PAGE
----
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Lecture 3 - How to Start a Startup

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That short. Like, long introductions are no good. Sam knows. Alright, ready, everybody? I'm not gonna ask if the mic is working like in every talk so far. I'll just assume it's working. >> No! >> No, fuck! >> All right, well make it work somebody. >> It works, it works >> All right, this is like some kinda class tradition. All right, all right. I wrote out my talk and afterwards in a couple days I will like turn it from a talk into an essay and put it online. So, you don't have to take notes, just, just listen. All right. So, one of the advantages of having kids is that when you have to give advice to people, you can ask yourself, what would I tell my own kids? And actually, you find this really focuses you. So, even though my kids are little. My two year old today, when I asked what he was gonna be after two? He said a bat. The correct answer was three. But a bat is so much more interesting. So even though my kids are little, I already know what I would tell them about startups if they were in college. And so that is what I am gonna tell you. So, you're literally getting what I would give my own kids, since most of you are young enough to be my own kids. All right. So, startups are very counterintuitive. And I'm not sure exactly why, it could be simply because knowledge about them has not permeated our culture yet. But, whatever the reason, this is an area where you cannot trust you're intuitions all the time. It's like skiing in that way. Any of you guys learn to ski as adults? You know, when you're skiing, when you first try skiing and you want to slow down, your first impulse is to lean back, just like in everything else, but lean back on skis and you fly down the hill out of control, so, as I learned. So, part of learning to ski is learning to suppress that impulse. Eventually, you get new habits. But in the beginning there's this list of things you're trying to remember as you start down the hill. You know, like alternate feet, make s-turns, do not drag the inside foot, all this stuff. Well, startups are as unnatural as skiing and there is a similar list of stuff you have to remember for startups. And what I’m gonna give you today is the beginning of the list. The list of the counterintuitive stuff you have to remember to like prevent your existing instincts from leading you astray. The first thing on it, is the fact that I just mentioned that startups are so weird that if you follow your instincts they will lead you astray. If you remember nothing more than that. When you're about to make a mistake, you may at least pause before making it. When I was running Y Combinator, we used to joke that our function was to tell founders things they would ignore. And it's really true. Batch after batch, the YC partners warn founders about mistakes they are about to make. And the founders ignore them. And they come back a year later and say, I wish we'd listened. But, that dude is in their cap table and there's nothing they can do. Why do founders persistently ignore the partner's advice? Well, that's the thing about counterintuitive ideas, they contradict your intuitions, so they seem wrong. So, of course you're first impulse is to ignore them. And in fact that is not just the curse of Y Combinator, but to some extent our You don't need people to give you advice that doesn't surprise you, right? If founder's existing intuitions gave them the right answers they wouldn't need us. That's why there are a lot of ski instructors and not a lot of running instructors. You don't see those two words together, running instructor, as much as you see ski instructor. It's because skiing is counterintuitive. So sorta, what YC is, is like business ski instructors, except for going up the slopes instead of down them. Well, ideally, you can however trust your instincts about people. You, your life so far hasn't been much like starting a startup, but all the interactions you've had with people are just like the interactions you've had with people in the business world. So, in fact one of the big mistakes that founders make is to not trust their intuitions about people enough. They meet someone who seems impressive, but about whom they feel some misgivings. And then later, when things blow up, they tell themselves, they say, you know, I knew there was something wrong about that guy, but I ignored it because he seemed so impressive. And there's a specific sub-case in business, especially if you come from an engineering background as I believe you all do. You think business is supposed to be this sorta slightly distasteful thing. And so when you meet people who seem smart, but somehow distasteful you think well, okay this must be normal for business. But it's not. Just like pick people the way you would pick people if you were picking friends. This is one of those rare cases where it works to be self indulgent. Work with people you genuinely like and respect and that you have known long enough to be sure. Because there's a lot of people who are really good at seeming likeable for a while. Just wait till your interests are opposed and then you'll see. All right. The second counterintuitive point is that, and this will, might come as a little bit of a disappointment. But what you need to succeed in a startup is not expertise in startups. That makes this class different from most other classes you take. You take a French class at the end of it you will learn how to speak French if you do the work. You may not sound exactly like a French person, but pretty close, right? This class can teach you about startups but that is not what you need to know. What you need to know to suceed in a startup is not expertise in startups, what you need is expertise in your own users. Mark Zuckerberg did not succeed in Facebook because he was an expert in startups. He succeeded despite being a complete noob at startups. I mean, Facebook was first incorporated as a Florida LLC. Even you guys know better than that. He succeeded despite being a complete noob at startups because he understood his users very well. Most of you don't know the mechanics of raising an Angel round. Right, and if you feel bad about that, don't, because I can tell you Mark Zuckerberg probably doesn't know the mechanics of raising an Angel round either. If he was even paying attention when Ron Conway wrote him the big check, he has probably forgotten about it by now. In fact, I worry, it's not merely unnecessary for people to learn in detail about the mechanics of starting a startup, but possibly somewhat dangerous. Because another of the characteristic mistakes of young founders starting startups is to go through the motions of starting a startup. They come up with some plausible sounding idea. They raise funding at a nice valuation. They rent a nice office in Soma, hire a bunch of their friends. And then the next step, after rent a nice office in Soma and hire a bunch of their friends, is gradually realize how completely fucked they are. Because while imitating all the outward forms of starting a startup, they have neglected the one thing that's actually essential which is to make something people want. By the way, that's the only use of that swear word except for the initial one that was involuntary. And I did check with Sam whether it would be okay. He said he had done it several times. I mean, used the word. >> We saw this happen so often, No, I mean people going through the motions of starting a startup. >> That we made up a name for it. Playing house. Eventually, I realized why it was happening. The reason young founders go through the motions of starting a startup is because that is what they have been trained to do for their whole lives up to this point. Think about what it takes to get into college. Extracurricular activities, check. Right? Even in college classes, most of the work you do is as artificial as running laps. And I am not attacking the educational system for being this way. Inevitably, the work that you do to learn something is gonna have some amount of fakeness to it. And if you measure people's performance, they will inevitably exploit the difference. To the degree that what you're measuring is largely an artifact of the fakeness. And I confess that I did this myself in college. In fact, here is a useful tip on getting good grades. I found that in a lot of classes there might only be 20 or 30 ideas that actually, had the right shape to make good exam questions. And so the way I studied for exams in these classes was not to master the material in the class. But to try and figure out what the exam questions would be and work out the answers in advance. Unlike, for me the test was not like what my answers would be on the exam. For me the test was. Which of my exam questions would turn up on the exam, right? So I would get my grade instantly. I would walk into the exam and look at the questions and see how many I got right essentially. >> It works in a lot of classes, especially CS classes. I remember Automata Theory, there's only a few things that make sense to ask about Automata Theory. So, it's not surprising that after being effectively trained for their whole lives to play such games, young founders first impulse upon starting a startup is to figure out what the tricks are. For this new game, what are the extracurricular activities of startups, what are the things that I have to do. They always wanna know since, since apparently the measure of success for a startup is fundraisingn another noob mistake. They always wanna know, what are the tricks for convincing investors. And we have to tell them, the best way to convince investors, is to start a startup that's actually doing well, meaning growing fast, and then simply tell investors so. So then they ask, okay, what are the tricks for growing fast? Alright? And this is exacerbated by the existence of this term, growth hacks. Right? Whenever you hear anybody talk about growth hacks, just mentally translate it in your mind to bullshit. Because what we tell them is the way to make your startup grow is to make something that users really love. Right, and then tell them about it. So that's what you have to do. That is growth hacks right there. So many of the conversations the YC partners have with the founders begin with the founders saying a sentence that begins with, how do I. And the partner is answering with a sentence that begins with, just. Right, why do they make things so complicated? The reason, I realized, after years of being puzzled by this, is they're looking for the trick, they've been trained to look for the trick. So, this is the third thing. The third counterintuitive thing to remember about startups. Starting a startup is where gaming the system stops working. Gaming the system may continue to work if you go to work for a big company. Depending on how broken the company is you may be able to succeed by sucking up to the right person. Giving the impression of productivity by sending emails late at night. Or if your smart enough, changing the clock on your computer, cause whose going to check the headers, right? But, I like an audience I tell jokes like that to and they laugh. Over in the business school, headers, okay. God this thing is being recorded, I just realized that. All right, from now on, we are sticking strictly to the script. >> All right. But in startups, that does not work. There is no boss to trick. There's no, how can you trick people if there's no one to trick? There's only users. And all users care about is whether your software. Does what they want, right? They're like sharks. Sharks are, like, too stupid to fool. You can't, like, wave a red flag at a shark and fool it, it's like, meat or no meat. So, you have to have something people want. And you only prosper to the extend that you do. The dangerous thing is, particularly for you guys, the dangerous thing is that faking does work to some extent with investors. You, if you're really good at knowing what you're talking about. You can fool investors for one, maybe two rounds of funding. But it's not in your interest to. I mean, you're all doing this for equity. You're playing a confidence trick on yourself. You're wasting your own time, because the startup is doomed. And all you're doing is, you're just gonna waste your time writing it down. So, stop looking for the trick. There are tricks in the startups, as there are in any domain. But they are an order of magnitude less important than solving the real problem. Someone who knows zero about fund raising but has made something users really love will have an easier time raising money. Than someone who knows every trick in the book, but has a flat usage graph. Though in a sense it's bad news that gaming the startups stops works gaming the system, stops working now. In a sense that you're deprived of one of your most powerful weapons and afterall something you have spent 20 years mastering. It is something, I find it very exciting. That there even exists parts of the world where gaming the system is not how you win. I would have been really excited in college if I had explicitly realized that there were parts of the world where gaming the system matters less than others. And some where it hardly matters at all. But there are, and this is one of the most important things to think about when you're planning your future. Got that, okay. How do you win at each type of the work? And what do you want to win by doing? So, that brings us to our fourth counterintuitive point. Startups are all consuming. If you start a start up, it will take over your life to a degree that you cannot imagine. And if it succeeds, it will take over your life for a long time. For several years, at the very least. Maybe a decade. Maybe the rest of your working life. So there's a real opportunity cost here, it may seem to you that Larry Page has an enviable life, but there are parts of it that are definitely unenviable. The way the world looks to him, is that he started running as fast as he could at age 25. And he has not stopped to catch his breath since. Every day, shit happens within the Google empire that only the emperor can deal with. And he, as the emperor, has to deal with it. If he goes on vacation for even a week, a whole backlog of shit accumulates. And he has to bear this uncomplainingly, because, number one, as the company's daddy, he can never show fear or weakness. And number two, if you're a billionaire, you get zero, actually less than zero sympathy if you complain about having a difficult life. Which has this strange side effect that the difficulty of being a successful startup founder is concealed from almost everyone who's done it. People who win the hundred meters in the Olympics, like they walk up to them and they're going like, right. Larry Page is doing that too, but you never get to see it. All right, where are we? Y Combinator has now funded several companies that could be called big successes. And in every single case, the founders say the same thing, it never gets any easier. The nature of the problems change. So, you may be worrying about more glamorous problems like construction delays in your new London offices, rather than the broken air conditioner in your studio apartment. But the total volume of worry never decreases, if anything, it increases. Starting a successful startup is similar to having kids, in that it's like a button you press, that changes your life irrevocably. And while it is, like, honestly the best thing in the world having kids. If you take away one thing from this lecture, remember that. >> There are a lot of things that are easier to do after you, before you have kids, then after. Many of which will make you a better parent, when you do have kids. And so, in rich countries, most people delay pushing the button for a while. And I'm sure you are all intimately familiar with that procedure. Yet, when it comes to starting startups, a lot of people seem to think they're supposed to start them in college. Are you crazy? And what are the universities thinking? They go out of their way to ensure that their students are well supplied with contraceptives. And yet they're starting up entrepreneurship programs and startup incubators left and right. >> To be fair, the universities have their hand forced here. A lot of incoming students are interested in startups. Universities are at least defacto, supposed to prepare you for your career. And so, if you're interested in startups, it seems like universities are supposed to teach you about startups. And if they don't, maybe they loose applicants to universities. You do claim to do that. So, can universities teach you about startups? Well, if not what are we doing here? >> Yes and no, as I explain, they can teach you about startups, but this is not what you need to know. Essentially, what universe, if you wanna learn French, universities can teach you linguistics. That's what this is. This is a linguistics class. Right? We're teaching you about how to learn languages. And what you need to know is like, how to learn a particular language? What you need to know, are the needs of your own users. You can't learn those, until you actually start the company. And starting a company, which means that starting a startup is something, and you can intrinsically only learn by doing it. And you can't do that in college for the reason I just explained, that startups take over your entire life. If you start a startup in college, If you start up a startup as a student, you can't start up a startup as a student, because if you start a startup you're not a student anymore. You may be nominally a student, but you won't even be that for much longer. So, given this dichotomy, which of the two paths should you take? Be a real student and not start a startup or start a real startup and not be a student. Well I can answer that one for you. I'm talking to my own kids here. Do not start a startup in college. I hope I'm not disappointing anyone, seriously, honestly. Starting a startup could be a component of a good life for a lot of ambitious people, but this is just part of a much bigger problem that your trying to solve. How to have a good life, right, and though starting a startup could be a good thing to do at some point, 20 is not the optimal time to do it. There are things, that, that you can’t, there are things you can do in your early 20’s, that you cannot do as well before or after, like plunge deeply into projects on a whim that seem like they have no payoff. Or travel super cheaply with no sense of a deadline. In fact those are really just isomorphic shapes in different domains. For unambitious people this sort of thing can be the dreaded failure to launch. But for the ambitious ones, it's a really valuable sort of exploration. And if you start a startup at 20, and you're sufficiently successful, you will never get to do it. Mark Zuckerberg will never get to bum around a foreign country. He can, if he goes to a foreign country, it's either as a defacto state visit, or, like, he's hiding out incognito at the George Cinc in Paris. Right? But he's never gonna get to just, like, backpack around Thailand if that's still what people do. Do people still backpack around Thailand? >> Yes. >> Okay, well there, that's the first real sign of enthusiasm I've seen from this audience. I should have given this talk in Thailand. >> All right, he can do things that you can't do, like charter jets to fly him to foreign countries, really big jets. But success has taken a lot of the serendipity out of his life. Facebook is running him as much as he is running Facebook. And while it can be really cool to be in the grip of some project you consider your life's work, there are advantages to serendipity. And among other things, it gives you more options to choose your life's work from. There's not even a trade-off here. You're not sacrificing anything if you forego starting a startup at 20, cuz you'll be more likely to succeed if you wait. In the unlikely case that you're 20, like astronomically unlikely case, that you're 20 and you have some side project that takes off like Facebook did. Then you face the choice of either running with it or not, and maybe it's reasonable to run with it. But usually the way startups take off is for the founders to make them take off. It's gratuitously stupid to do that at 20. So should you do it at any age? I realize, I've made Starting a startup sound kind of hard. If I haven't, let me try again. Starting a startup is really hard. What if it's too hard? What if you're not up to this challenge? The answer is the fifth counter-intuitive point. You can't tell. Your life, so far, has given you some idea what your prospects might be, if you wanted to become a mathematician, or a professional football player. Boy, it's not every audience you could say that to. But unless you have had a very strange life, indeed, you have not done much that's like starting a startup. Meaning, starting a startup will change you a lot if it works out. So, what you're trying to estimate is not just what you are, but what you could become, and who can do that? Well, not me, for the last nine years, it was my job to try and guess whether people would. Guess is, I wrote predicted here and it came out as guess. That's a very informative Freudian slip. >> Seriously, it's easy to tell how smart people are in ten minutes. You know, hit a few tennis balls over the net and do they hit them back at you or into the net. But, the hard part was, and the most important part was predicting how tough and ambitious they would become. There may be no one at this point who has more experience than me at doing this. And I can tell you how much an expert can know about that. The answer is, not much. I learned from experience to keep a completely open mind about which startup in each batch, which startups would turn out to be the stars. The founders sometimes thought they knew. Some arrived feeling confident that they would ace Y Combinator, just as they had aced every one of the few, easy, artificial tests they had faced in life so far. Others arrived wondering what mistake could cause them to be admitted and hoping that no one would discover it. But there's little to no correlation between these attitudes in how things turn out. I've read the same is true in the military that the swaggering recruits are no more likely to turn out to be really tough than the quiet ones. And probably for the same reason that the tests are so different from the tests in people's previous lives. If you're absolutely terrified of starting a startup, you probably shouldn't do it, unless you're one of those people who gets off on doing things you're afraid of. Otherwise, if you're merely unsure of whether you're gonna be able to do it, the only way to find out is to try, just not now. So, if you wanna startup one day, if you wanna start a startup one day, what do you do now in college? There are only two things you need initially, an idea, and co-founders. And the MO for getting them both is the same, which leads to our sixth, sixth and last counter-intuitive point. The way to get startup ideas, is not to try to think of startup ideas. I've written a whole essay on this and I'm not gonna repeat the whole thing here. But the short version is that if you make a conscious effort to try and think of startup ideas, you will think of ideas that are not only bad, but bad and plausible sounding. Meaning you and everybody else will be fooled by them, and you'll waste a lot of time before realizing they're no good. The way to come up with good startup ideas is to take a step back. Instead of trying to make a conscious effort to think of startup ideas, turn your brain into the type that has startup ideas unconsciously. In fact, so unconsciously that you don't even realize at first that they're startup ideas. This is not only possible, Yahoo, Google, Facebook, and Apple all got started this way. None of these companies were even supposed to be companies at first, they were all just side projects. The very best ideas almost have to start as side projects, because they're always such outliers that your conscious mind would reject. As ideas for companies. Okay? So, how do you turn your mind into the kind that has startup ideas unconsciously? 1, learn about things that matter. 2, work on problems that interest you. 3, with people you like and respect. That third part incidentally is how you get co-founders at the same time as the idea. The first time I wrote that paragraph, instead of learn a lot about things that matter, I wrote become good at some technology. But that prescription, though sufficient, is too narrow. What was special about Brian Chesky and Joe Gebbia from Airbnb was not they were experts in technology. They went to art school. They were experts in design, and perhaps even more importantly, they were really good at organizing people and getting projects done. So, you don't have to work on technology per se, so long as you work on things that stretch you. What kind of things are those? Now, that is very hard to answer in the general case. History is full of examples of young people who were working on problems that no one else, at the time, thought were important. And in particular that their parents didn't think they were important. On the other hand, history is even fuller of examples of parents who thought their kids were wasting their time, and who were right, so. >> How do you know if you're working on real stuff? I mean when Twitch TV switched from being Justin Dot TV to Twitch TV, and they were gonna broadcast people playing video games, I was like what? But, turned out to be a good business. Well, I know, I know how I know, real problems are interesting. And I'm self-indulgent. I like, I'm always interested in working on interesting things even if no one else cares about them. And I find it very hard to make myself work on boring things even if they're supposed to be important. My life is full of case after case where I worked on things just cuz I was interested. And they turned out to be useful later in some worldly way. Y Combinator itself is something I only did because it seemed interesting. So, I seem to have some sort of internal compass that helps me out. But, this is, for you, not me and I don't know what you have in your heads. Maybe if I think more about it I could come up with some heuristics for recognizing genuinely interesting ideas. But for now, all I can give you is the hopelessly question begging advice, incidentally, this is the actual meaning of the phrase, begging the question. The hopelessly question begging advice that if you're interested in genuinely interesting problems, gratifying your interest energetically is the best way to prepare yourself for a start-up. And, for that matter, probably the best way to live. But although I can't explain in the general case what counts as an interesting problem, I can tell you about a large subset of them. If you think of technology as something that's spreading like a sort of fractal stain, every point on the edge that's moving, represents an interesting problem. Steam engines is not so much, although maybe, you never know. So, one guaranteed way to turn your mind into the type that startup ideas form in unconsciously is to get yourself to the leading edge of some technology, to, as Paul Buchheit put it, live in the future. And when you get there, ideas that seem uncannily prescient to some people will seem obvious to you. You may not realize they're startup ideas, but you'll know they're something that ought to exist. For example, back at Harvard, back in the mid 90s, a fellow grad student of my friends Robert and Trevor, wrote his own voiceover IP software. It wasn't meant to be a startup. He never tried to turn it into one. He just wanted to talk to his girlfriend in Taiwan without paying for long distance calls. And since he was an expert on networks, it seemed obvious to him that the thing to do was to turn the sound into packets and ship them over the Internet for free. Why didn't everybody do this? Well because they weren't good at writing that kind of software. He never did anything with this. He never tried to turn it into a startup. But that is how all the best startups tend to happen. So, strangely enough, the optimal thing to do in college if you wanna be a successful startup founder, is not some sort of new vocational version of college focused on entrepreneurship. It’s the classic version of college as education for its own sake. If you wanna start a startup, what you should do in college is learn powerful things. And if you have genuine intellectual curiosity, that's what you'll naturally tend to do if you just follow your own inclinations. The component of entrepreneurship, I can never quite say that word with a straight face, that really matters is domain expertise. Larry Page is Larry Page cuz he was an expert on search. And the way he became an expert on search, was because he was genuinely interested in it, not because of some ulterior motive. At its best, starting a startup is merely an ulterior motive for curiosity and you'll do it best if you introduce the ulterior motive at the end of the process. So here, is the ultimate advice for young would-be startup founders reduced to two words, just learn. All right, how much time do we have left? >> 18 minutes. >> 18 minutes of questions, good god, do you guys have the questions? >> Sure, we’ll start with, two questions online or we can start with others. >> You guys are in charge, whatever you wanna do. >> Okay. So, to start with, online questions. The most voted question today was- >> Do I have to repeat them, by the way? >> Yeah. >> Okay. >> How can a non-technical founder most effectively contribute to a startup? >> How can a non-technical founder most effectively contribute to a startup? Well, if the startup is, if the startup is working in some domain. If it's not a pure technology startup, but is working in some very specific domain, like, if it's Uber, right? And the, and the non-technical founder was an expert in the limo business, then, actually, the non-technical founder would probably be doing most of the work, recruiting drivers and doing whatever else Uber has to do, right? And the technical founder will be just writing the iPhone app, which is probably less, well, iPhone and Android app, hm, which is less than half of it. If it's a purely technology startup, the, the non-technical founder does sales. And brings coffee and cheeseburgers to the programmer. >> Okay, next. >> Oh, audience? Okay, audience, yes? >> Do you see, any value in business school for people who want to pursue entrepreneur, entrepreneurship? >> Do I see any value in. >> Or, if so, what value, I guess? I'm hoping that's not. >> Well, we probably won't have to get to the second question. >> Which I suppose is the answer to your first question. Okay, so the question is, is there any value in business school if you're interested in entrepreneurship? And, if so, what? So, basically, no. I mean, it sounds undiplomatic, but the point, what business school was designed for is to teach people management, right? And management is a problem that you only have in a startup if you're sufficiently successful. So, really, what you need to, what you need to know early on to make a startup successful, is developing products. You'd be better off going to design school, if you want to go to some sort of school. Although frankly, the way to learn how to do it is just to do it, you know? One of the things I got wrong early on, is that I advised people who were interested in starting a startup to go work for some other company for a few years before starting their own. But, honestly, the best way to learn how to start a startup is to try and start it. You may not be successful, but you'll learn faster if you just do it. So, not really. Business schools are trying really hard to do this, but honestly, like, they were, they were designed to train the officer corps of large companies, right? Which is what business seemed to be, back when it was a choice of either the officer corps of large companies or Joe's Shoe Store. And then, then there was this new thing, Apple, which started out as small as Joe's Shoe Store and then, like, turns into this giant mega-company. But they weren't designed for that world. And, like, they're good at what they're good at, they should just be, do that and screw this whole entrepreneurship thing, just cuz it's cool. Yes? >> You said, management is a problem that you have only when you're successful. >> Yes. >> So what about those first two or three people as a founder that you're trying to manage? >> Okay, so management is a problem only if you're successful. What about those first two or three people? Well, ideally, you're successful before you even hire two or three people, right? Didn't you say, Sam, that Airbnb took five months to hire their first employee? So ideally, you don't have even two or three people for quite a while. When you do, you can, you can sort of, the, the first hires in a startup are almost like founders. They should be motivated by the same things. They can't be people, they can't be people you have to, like, manage, right? This is like that, this is not, like, The Office or something like that. These are your, these have to be your peers, really. You shouldn't have to manage them much. >> So it's just a big no-no, like if someone has to be managed, no way they can be on the founding team? >> Well, never say never. I should repeat all these questions, so if someone has to manage, no way they should be on the founding team? In, in the case where you're doing something where you need some sort of super advanced technical thing. And there's some boffin, if you know that word, who knows this thing and nothing else in the world including, like how to wipe his mouth. Then it may be to your advantage to hire said boffin and wipe his mouth for him. But. >> Okay. >> As a general rule, you want people who are, sort of self-motivated early on. They should be just like founders. Yes, questions? In the far back? >> Do you think we're currently in a bubble? >> Do I think we're currently in a bubble? Okay, so I'll give you two answers to this question. One, ask me questions that are useful to this audience, cuz these people are here to learn how to start startups and I have in my head, like, more data about that than anybody else. And you're asking me the kind of questions a reporter does cuz they can't think of anything interesting to ask. But I will answer your question. There is a difference between prices merely being high and a bubble. A bubble is a very specific form of prices being high, where people knowingly pay high prices for something in the hope that they will be able to unload it later on some greater fool. Right? And that's what happened in the late 90s. Like, VCs knowingly invested in bullshit startups, thinking that they would be able to take those things public, and unload them onto the retail investors before everything blew up. And I was there, I was there for that, at the epicenter of it all. And that is not what's happening today. Prices are high, valuations are high. But valuations being high does not mean a bubble. Every, every commodity has prices that go up and down in some sort of sine wave. Definitely, prices are high. And so we tell people, if you raise money, don't think the next time you raise money it's gonna be so easy. Who knows, maybe between now and then the Chinese economy will have exploded and there's another giant disastrous recession. Who knows, assume the worst, but bubble, no. Yes? >> I'm noticing a trend among young people and successful entrepreneurs, where they don't want to start one more great company, they want to start like 20. And so you're starting to see the rise of these labs attempts where they're gonna try to launch a bunch of stuff. I don't know a really stellar example yet but. >> Like ideal? >> No like, like Idea lab, like new one. There's >> Oh, yeah yeah. So there's this new thing where people start labs that are supposed to spin off startups, it might work. That's how Twitter started. In fact I meant Ideo Lab, not Idea, that was another Freudian slip. Because Twitter was not Twitter at first. Twitter was the side project. Side project at a company called Ideo that was supposed to be in the podcasting business. You're like podcasting business, do those words even grammatically fit together? The answer turned out to be no, as Evan discovered. But like as a side project they spun off Twitter and boy was that a dog wagging tail. So people are starting these things that are supposed to spin off startups, will it work? Quite possibly, quite possibly, if the right people do it. You can't do it yet though, cuz you have to do it with your own money. Yes, far back? >> Thanks so much. I hate to step into sort of a gendered pitfall, but what advice do you have for female cofounders as they pursuing funding? >> Female cofounders when you're pursuing funding, well it probably is true that women have a harder time raising money, right? I've noticed this in empirically, and, Jessica is just about to publish a bunch of interviews with female founders. And a lot of them said that they thought they had a hard time, a harder time raising money too. So, what I would, you remember I said, like the way to raise money? Make your startup actually do well. Well, that's just especially true in that case. If have any, if you, if you miss the ideal target from the VC's point of view in any respect, the way to solve that problem is make the startup do really well. So in fact, there was a point like a year or two ago when I tweeted this growth graph of this company and I didn't say who they were. But I knew it would start people asking and it was actually a female founded startup that was having trouble raising money but their growth graphs were stupendous. And so I tweeted it, knowing that, like, all these VC's would start asking me who is that, right? And, like, growth graphs have no gender, right? So if they see the growth graph first, let them fall in love with that. Right? So do well, which is good advice for startups generally. Yes? >> What would you learn in college right now? >> What? >> What would you learn in college right now? >> What would I learn in college? Hm, literary theory? No, just kidding. >> Let's see, well, you know, honestly, I think I might try and study physics. I feel that's the thing I feel like I missed. For some reason, like, I was all excited, when I was a kid, computers were the thing, maybe they still are, right? So I sort of got very excited about writing code. And you could do things with, you could do, you could write real programs in your bedroom. You can't like, build real linear accelerators. Well maybe you can, so maybe, physics. I feel kind of, I always, I have this, I sort of look lon, I notice I sort of look longingly at physics. So maybe. But I don't know if that's, what am I saying? I'm saying, I was about to say, I don't know if that's going to be helpful starting a startup and I've just told you to follow you own curiosity! So who cares if it's helpful? It'll turn out to be helpful. Questions? >> Another question online, what are your recurring systems in your work and personal life that make you efficient? Oh, boy, Ookay. So what are my recurring systems in my work and personal life that make me efficient? Well, having kids is a good way to be efficient. Cuz you have no time left, so if you wanna get anything done, the amount of done you do per time is high. >> So, actually many parents, many startup founders who have kids have made that point explicitly. It causes you to focus, because you have no choice. Let's see but that's not, I wouldn't actually recommend you having kids, just to have you more focused so, let's see, you know, I don't think I'm very efficient. I have two ways of getting work done. One is, like, during Y Combinator, the way I worked on Y Combinator was, I was forced to, right? Like, there was just, I had to set the application deadline. And then people would apply, and then there would be all of these applications that I'd have to respond to by a certain time, so I had to read them. And I knew if I read them badly we would get bad startups, so I tried really hard to read them well, right? So I set up this situation that forced me to work. The other kind of work I do is like writing essays. And I do that involuntarily. I'm like walking down the street and the essay starts writing itself in my head. And so really I either force myself to work on less exciting things or, I can't help working on exciting things, and I don't have any useful techniques for making myself efficient. Sorry. If you work on things you like you don't have to force yourself to be efficient. Yes? >> When do you think is a good time to turn a side project into a startup? >> When is a good time to turn a side project into a startup? You will know. Right? >> What do has the properties >> It starts, you, you when you okay, the question is when you turn a startup into, a side project into a real startup. You will know that it's becoming a real startup when it takes over an alarming percentage of your life, right? Like when you find like, my God, I've just spent all day working on this thing that's supposed to be a side project, I'm gonna fail all my classes. What am I gonna do? Right? Then maybe it's turning into a startup. Yes? Wait, I already answered your question. I should ask, I should let somebody else ask one. I may get back to you. Yes? >> I, I know you talked a lot earlier about you'll know when you start doing extremely well. But I feel like in a lot of cases, it's just you have a grey line where it's like, hey you have some users but maybe not as explosive growth chart as to the right. What would you do? Or what would you recommend doing in those situations specifically allocating time and resources, how do you balance in? >> Okay, when a startup is sort of growing but not much. >> Mm-hm. >> Didn't you tell them they were supposed to redo things that don't scale? >> Yeah. >> You sir, have not done the readings. >> And you are busted therefore. Because I wrote a whole essay in answer to that question. That is it. Do things that don't scale. Just go read that. Cuz I can't remember everything I said. >> But it's about exactly that problem. >> Yes, back there. >> What kind of startup should not go through incubation, in your opinion? >> What kinda, you mean. >> Well, yeah. >> Do you mean incubation YC? >> No, yeah, YC or. >> What kind of startup should not through YC. Definitely any that will fail. >> And, or, if you'll succeed but you're an intolerable person that also, Sam would probably sooner do without. Short of that, I cannot think of any, because most, a large percentage of, founders are often surprised by how large a percentage of the problems that startups have are the same regardless of what kind of thing they're working on. And those tend to be kind of problems that YC helps with the most not the ones that are domain specific. So I can’t, is there, can you think of, class of startups that YC wouldn't work for? I can't. I mean like we had fission and fusion startups in the last batch. Rather they had, yes? >> You mentioned that it's good advice to learn a lot about something that matters? >> Yes. >> Some good strategies to figure out what matters? >> Well, If you think of, okay, so how do you figure out what matters? If you think of technology as something that's spreading as a sort of fractal stain, anything on the edge represents an interesting idea. It sounds familiar. So how do you figure out hmm? Like I said, that was the problem. You have correctly identified, the thing where I didn't really answer the question, where I gave this question begging answer. I said, like I, just like, I'm interested in interesting things. If you're interested in interesting things, work on them and things will all work out, right? But how do you tell what is a real problem? I don't know. That's like important enough to write a whole essay about, and I don't know the answer. I probably should write something about that. But I don't know! I don't know. I figured out a technique for detecting whether you have a taste for genuinely interesting problems, which is whether you find working on boring things intolerable, right? And there are known boring things, like literary theory and working in middle management in some large company. So if you could tolerate those things, then you must not, you must either have stupendous self discipline, or you don't have a taste for genuinely interesting problems, and vice versa. Yes? >> One more question. >> Okay, one more question, it better be good. >> I was wondering out, you know like Snapchat, like, makes money >> Snapchat? What do I know about Snapchat? >> We didn't fund them. How about another question? All right go ahead. >> You talked about hiring employees you like. But it seems like that could read into a monoculture, and there are a lot of benefits in being a monoculture, but how do you feel about the blind spots that arise? >> Okay, so if you hire people who you like you might get a monoculture, and how do you deal with the blind spots that arise? Starting a startup is something where many things will be going wrong. You can't expect it to be perfect, and the advantages of hiring people that you know and like are far greater than, you know, the small disadvantages of having some monoculture. You look at it empirically all the most successful startups someone just like hires all their pals out of college. All right you guys, thank you.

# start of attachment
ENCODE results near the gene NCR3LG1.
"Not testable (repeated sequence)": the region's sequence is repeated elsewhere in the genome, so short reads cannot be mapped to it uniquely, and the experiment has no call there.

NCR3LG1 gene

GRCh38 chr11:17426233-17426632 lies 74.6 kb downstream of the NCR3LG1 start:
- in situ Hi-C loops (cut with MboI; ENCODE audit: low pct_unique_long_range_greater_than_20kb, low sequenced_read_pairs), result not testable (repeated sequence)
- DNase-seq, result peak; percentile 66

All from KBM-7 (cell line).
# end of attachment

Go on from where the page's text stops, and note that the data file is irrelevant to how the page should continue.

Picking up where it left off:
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Duration: 48 minutes and 7 seconds
Country: United States
Language: English
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Posted by: pulak on Oct 1, 2014

Paul Graham delivers an informative (and highly amusing) talk on Counterintuitive Parts of Startups, and How to Have Ideas.